Integrals are harder than derivatives, why?

• I
I understand the concept of derivatives but when it comes to integrals and their uses I do not understand what they do and where you use them.In derivatives you can understand how a function changes but in integration everything is so illogical.Can someone explain me the use of integrals in calculus?I mean all I could understand is that there is some +C which is a constant but I have no idea where that come from.What does this +C even mean?When I look at derivatives I can see that the function changes but when I look at a integral I have no idea what a function does in that specific function.All I know is that I learned(more memorized) and I couldn't understand the complexity of them.
I have a math book full of exercises and it doesn't explain at all how a integral works.It just shows me some integrals that I learned in highschool and most of them don't even show the proof behind them.

mfb
Mentor
It is just the opposite direction.
If f'(x) is the derivative of f(x), then f(x) is an integral function of f'(x).

You already encountered cases of this much earlier: If 5+6=11, then 11-6=5. Subtracting 6 is the inverse action of adding 6. If 3*4=12, then 12/4=3. Dividing by 4 is the inverse of multiplying by 4.

If you add a constant to a function, its derivative does not change: f(x) and f(x)+3 have the same derivative. If you are only given the derivative, you don't know if it is the derivative of f(x), of f(x)+6423, or something else. Therefore the +c is added to keep all options. Every value of c leads to a possible integral function.

Sorcerer
Stephen Tashi
when it comes to integrals and their uses I do not understand what they do and where you use them.
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Begin by making a distinction between "antiderivative" and "definite integral". Some people use the term "integral" to refer to both those concepts, but the two concepts have different definitions. Informally, a "definite integral" of a function refers to an area "under" its graph. The antiderivative of a function f(x) is another function F(x) such that F'(x) = f(x). For example, if f(x) = 2x, then both F_a(x) = x^2 and F_b(x) = x^2 + 6 are antiderivatives of f(x).

The connection between definite integrals and antiderivatives is given by The Fundmental Theorem of Calculus, which you should know if you have taken a calculus course. It's normal for a student not to have an intuitive understanding of why The Fundamental Theorem of Calculus should be true, but there's no excuse for not knowing what that theorem says and how it connects the idea of definite integral with the idea of antiderivative. Do you understand what the Fundamental Theorem of Calculus says?

mathwonk
That is not what I asked.I asked why is integration harder than differentiation.I said that in derivatives the function of f(x) changes over time df(x)/dx.That is easy to understand but understanding why the integral of some functions are the derivatives of that function is not.

Stephen Tashi
the integral of some functions are the derivatives of that function is not.
You probably mean "...are the antiderivatives...".

You didn't say whether you know what the Fundamental Theorem Of Calculus says.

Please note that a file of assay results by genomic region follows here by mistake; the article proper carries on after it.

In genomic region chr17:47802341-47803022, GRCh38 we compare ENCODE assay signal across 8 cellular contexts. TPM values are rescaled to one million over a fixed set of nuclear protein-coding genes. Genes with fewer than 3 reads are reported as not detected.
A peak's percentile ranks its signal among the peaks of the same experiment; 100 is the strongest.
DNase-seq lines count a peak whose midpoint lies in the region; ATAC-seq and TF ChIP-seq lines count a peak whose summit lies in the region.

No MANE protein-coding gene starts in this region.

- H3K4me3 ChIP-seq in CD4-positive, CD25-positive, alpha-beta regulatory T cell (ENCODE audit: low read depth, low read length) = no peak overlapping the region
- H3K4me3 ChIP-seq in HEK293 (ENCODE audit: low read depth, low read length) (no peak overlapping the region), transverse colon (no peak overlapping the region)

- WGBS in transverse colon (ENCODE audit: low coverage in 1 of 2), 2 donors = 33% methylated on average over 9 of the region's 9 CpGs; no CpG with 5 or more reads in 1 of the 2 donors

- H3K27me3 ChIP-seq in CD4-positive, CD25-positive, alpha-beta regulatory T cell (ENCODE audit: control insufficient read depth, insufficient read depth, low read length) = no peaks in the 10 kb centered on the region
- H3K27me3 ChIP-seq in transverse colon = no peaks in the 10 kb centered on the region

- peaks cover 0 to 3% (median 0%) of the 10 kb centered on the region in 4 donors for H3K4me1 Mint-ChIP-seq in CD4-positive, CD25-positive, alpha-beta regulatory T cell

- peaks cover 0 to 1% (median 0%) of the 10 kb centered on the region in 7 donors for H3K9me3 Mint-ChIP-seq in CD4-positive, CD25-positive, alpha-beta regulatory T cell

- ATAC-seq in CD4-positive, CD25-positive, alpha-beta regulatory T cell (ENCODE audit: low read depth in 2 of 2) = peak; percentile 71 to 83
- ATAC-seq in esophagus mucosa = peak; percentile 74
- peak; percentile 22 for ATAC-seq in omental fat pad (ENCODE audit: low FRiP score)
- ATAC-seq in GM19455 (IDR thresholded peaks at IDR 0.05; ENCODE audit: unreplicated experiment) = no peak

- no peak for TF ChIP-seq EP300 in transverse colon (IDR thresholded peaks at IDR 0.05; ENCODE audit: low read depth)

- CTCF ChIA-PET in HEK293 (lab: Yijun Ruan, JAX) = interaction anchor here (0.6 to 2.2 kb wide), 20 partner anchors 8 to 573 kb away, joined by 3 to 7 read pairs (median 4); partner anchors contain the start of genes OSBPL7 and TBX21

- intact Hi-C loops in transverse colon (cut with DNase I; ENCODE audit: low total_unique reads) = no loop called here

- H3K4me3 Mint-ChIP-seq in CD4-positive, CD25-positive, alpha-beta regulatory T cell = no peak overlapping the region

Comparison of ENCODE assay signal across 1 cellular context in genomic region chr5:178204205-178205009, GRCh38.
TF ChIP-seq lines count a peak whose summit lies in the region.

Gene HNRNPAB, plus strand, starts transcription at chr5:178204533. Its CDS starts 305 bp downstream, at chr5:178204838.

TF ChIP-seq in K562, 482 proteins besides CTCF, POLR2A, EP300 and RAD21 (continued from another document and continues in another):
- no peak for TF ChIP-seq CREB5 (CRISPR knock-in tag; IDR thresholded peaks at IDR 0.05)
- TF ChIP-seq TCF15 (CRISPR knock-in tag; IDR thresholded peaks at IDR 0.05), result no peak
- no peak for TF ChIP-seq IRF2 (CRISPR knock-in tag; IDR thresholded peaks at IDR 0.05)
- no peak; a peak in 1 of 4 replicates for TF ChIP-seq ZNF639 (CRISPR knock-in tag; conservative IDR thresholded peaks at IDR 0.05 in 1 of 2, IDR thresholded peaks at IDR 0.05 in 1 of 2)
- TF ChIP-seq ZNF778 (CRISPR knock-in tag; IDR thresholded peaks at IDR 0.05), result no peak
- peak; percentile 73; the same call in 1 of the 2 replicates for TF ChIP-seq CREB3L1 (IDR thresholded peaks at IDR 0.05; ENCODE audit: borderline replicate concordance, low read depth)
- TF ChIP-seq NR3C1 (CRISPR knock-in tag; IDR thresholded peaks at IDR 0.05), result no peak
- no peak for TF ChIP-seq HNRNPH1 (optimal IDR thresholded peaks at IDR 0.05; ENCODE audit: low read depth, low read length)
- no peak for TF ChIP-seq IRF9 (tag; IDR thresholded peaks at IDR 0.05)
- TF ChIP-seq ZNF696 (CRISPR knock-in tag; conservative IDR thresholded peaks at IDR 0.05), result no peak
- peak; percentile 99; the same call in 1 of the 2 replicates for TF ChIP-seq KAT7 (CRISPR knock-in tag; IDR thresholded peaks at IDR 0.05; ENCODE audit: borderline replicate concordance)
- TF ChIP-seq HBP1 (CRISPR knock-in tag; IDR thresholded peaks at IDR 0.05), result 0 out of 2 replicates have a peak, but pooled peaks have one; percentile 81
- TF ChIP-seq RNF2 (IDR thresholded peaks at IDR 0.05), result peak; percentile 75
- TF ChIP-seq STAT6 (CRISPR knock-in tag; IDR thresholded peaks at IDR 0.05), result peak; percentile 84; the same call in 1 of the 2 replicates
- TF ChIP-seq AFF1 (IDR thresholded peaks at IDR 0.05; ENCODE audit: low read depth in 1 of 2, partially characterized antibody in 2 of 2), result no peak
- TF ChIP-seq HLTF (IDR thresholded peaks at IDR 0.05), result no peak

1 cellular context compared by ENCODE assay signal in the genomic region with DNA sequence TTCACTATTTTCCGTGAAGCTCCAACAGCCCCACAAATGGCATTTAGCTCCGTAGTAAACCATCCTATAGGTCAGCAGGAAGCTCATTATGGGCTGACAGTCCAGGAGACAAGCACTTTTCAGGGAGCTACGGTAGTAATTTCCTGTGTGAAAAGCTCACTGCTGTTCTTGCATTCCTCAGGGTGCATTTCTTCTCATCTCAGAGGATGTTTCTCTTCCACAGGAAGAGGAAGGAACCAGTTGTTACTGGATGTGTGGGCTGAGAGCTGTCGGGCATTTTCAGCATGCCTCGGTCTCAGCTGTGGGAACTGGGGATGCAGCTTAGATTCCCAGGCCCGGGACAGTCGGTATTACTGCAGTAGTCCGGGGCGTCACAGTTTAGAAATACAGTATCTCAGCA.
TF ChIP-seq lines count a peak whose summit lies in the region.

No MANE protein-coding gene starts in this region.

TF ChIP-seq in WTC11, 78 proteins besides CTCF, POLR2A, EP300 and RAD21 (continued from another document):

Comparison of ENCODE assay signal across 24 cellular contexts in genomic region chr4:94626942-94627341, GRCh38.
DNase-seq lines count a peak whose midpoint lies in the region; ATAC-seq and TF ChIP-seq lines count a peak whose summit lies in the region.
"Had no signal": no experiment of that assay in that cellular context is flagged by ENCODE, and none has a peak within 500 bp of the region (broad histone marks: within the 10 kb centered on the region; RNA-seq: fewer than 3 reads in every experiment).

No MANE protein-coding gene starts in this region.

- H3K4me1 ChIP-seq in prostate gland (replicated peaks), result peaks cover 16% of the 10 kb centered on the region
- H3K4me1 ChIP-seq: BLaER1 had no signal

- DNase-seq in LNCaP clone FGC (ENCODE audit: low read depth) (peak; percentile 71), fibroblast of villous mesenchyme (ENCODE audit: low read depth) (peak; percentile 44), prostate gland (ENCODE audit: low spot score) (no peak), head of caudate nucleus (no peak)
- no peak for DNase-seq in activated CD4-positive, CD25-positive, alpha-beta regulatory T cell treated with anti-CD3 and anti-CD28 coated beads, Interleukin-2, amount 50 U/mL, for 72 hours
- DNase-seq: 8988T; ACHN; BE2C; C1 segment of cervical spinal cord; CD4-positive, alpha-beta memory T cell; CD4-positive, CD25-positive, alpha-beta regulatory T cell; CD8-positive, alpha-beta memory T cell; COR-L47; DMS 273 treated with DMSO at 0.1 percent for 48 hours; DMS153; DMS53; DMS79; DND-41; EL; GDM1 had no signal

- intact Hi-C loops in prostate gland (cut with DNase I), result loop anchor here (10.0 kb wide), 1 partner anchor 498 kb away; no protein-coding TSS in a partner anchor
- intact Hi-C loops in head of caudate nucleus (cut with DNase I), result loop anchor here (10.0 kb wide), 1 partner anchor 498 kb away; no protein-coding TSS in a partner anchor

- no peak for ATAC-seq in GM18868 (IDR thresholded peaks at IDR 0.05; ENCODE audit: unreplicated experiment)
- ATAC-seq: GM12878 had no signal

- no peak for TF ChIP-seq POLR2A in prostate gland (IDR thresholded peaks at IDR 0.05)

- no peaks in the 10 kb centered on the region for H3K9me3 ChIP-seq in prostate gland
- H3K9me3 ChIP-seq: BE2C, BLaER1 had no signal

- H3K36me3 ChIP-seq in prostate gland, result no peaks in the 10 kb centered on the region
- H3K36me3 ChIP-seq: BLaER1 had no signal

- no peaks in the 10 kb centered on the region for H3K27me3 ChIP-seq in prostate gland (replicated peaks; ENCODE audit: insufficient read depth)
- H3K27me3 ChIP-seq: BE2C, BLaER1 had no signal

The truth is that you can derivate functions but not all functions are the derivative of a function.How does that make sense?For ex the integral of e^x/x has no derivative.Now I'm really confused.I just don't see the logic of integrals in derivatives.Can you explain me that?

fresh_42
Mentor
That is not what I asked.I asked why is integration harder than differentiation.I said that in derivatives the function of f(x) changes over time df(x)/dx.That is easy to understand but understanding why the integral of some functions are the derivatives of that function is not.
If you dig to the bottom of this question, the answer will be: because multiplication is harder than addition.
To build a derivative, we attach a ruler at some point of the object, which is a linear, i.e.an additive thing. To integrate, we have to calculate a volume, which is a multiplication, or many small ones in this case. The formula ##e^x \cdot e^y = e^{x+y}## illustrates the difficulty: the derivative corresponds to the addition in the exponent, while the integration is the multiplication on the base line. That's why most differential equation are solved by searching for something like ##c(x)e^{a(x)}##.

I do understand calculus but when it comes to integrals the theory doesn't make any sense.In differentiation you use product rules as an exemple but in integration by parts you don't.How does that even work?

Mark44
Mentor
I do understand calculus but when it comes to integrals the theory doesn't make any sense.In differentiation you use product rules as an exemple but in integration by parts you don't.How does that even work?
Differentiation for many functions is very straightforward -- you use the product rule, chain rule, etc., and you might have to use several rules in succession in a certain order. Going backward (antidifferentiating) is much less straightforward, since the procedure is much less "cookbook" than differentiation.

Whether you know it or not, integration by parts is the reverse operation of the product rule. If h(x) = f(x) * g(x), then h'(x) = f(x) * g'(x) + f'(x) g(x). This equation can be transformed to f(x) * g'(x) = h'(x) - f'(x) * g(x). If you multiply both sides by dx and antidifferentiate both sides you get ##\int f(x) g'(x) dx = h(x) - \int f'(x) g(x) dx##, which is integration by parts.

Mark44
Mentor
The truth is that you can derivate functions
In English we say you can differentiate functions.
Derivate is a word, but not one that's used in discussions of calculus.

Stephen Tashi
The truth is that you can derivate functions but not all functions are the derivative of a function.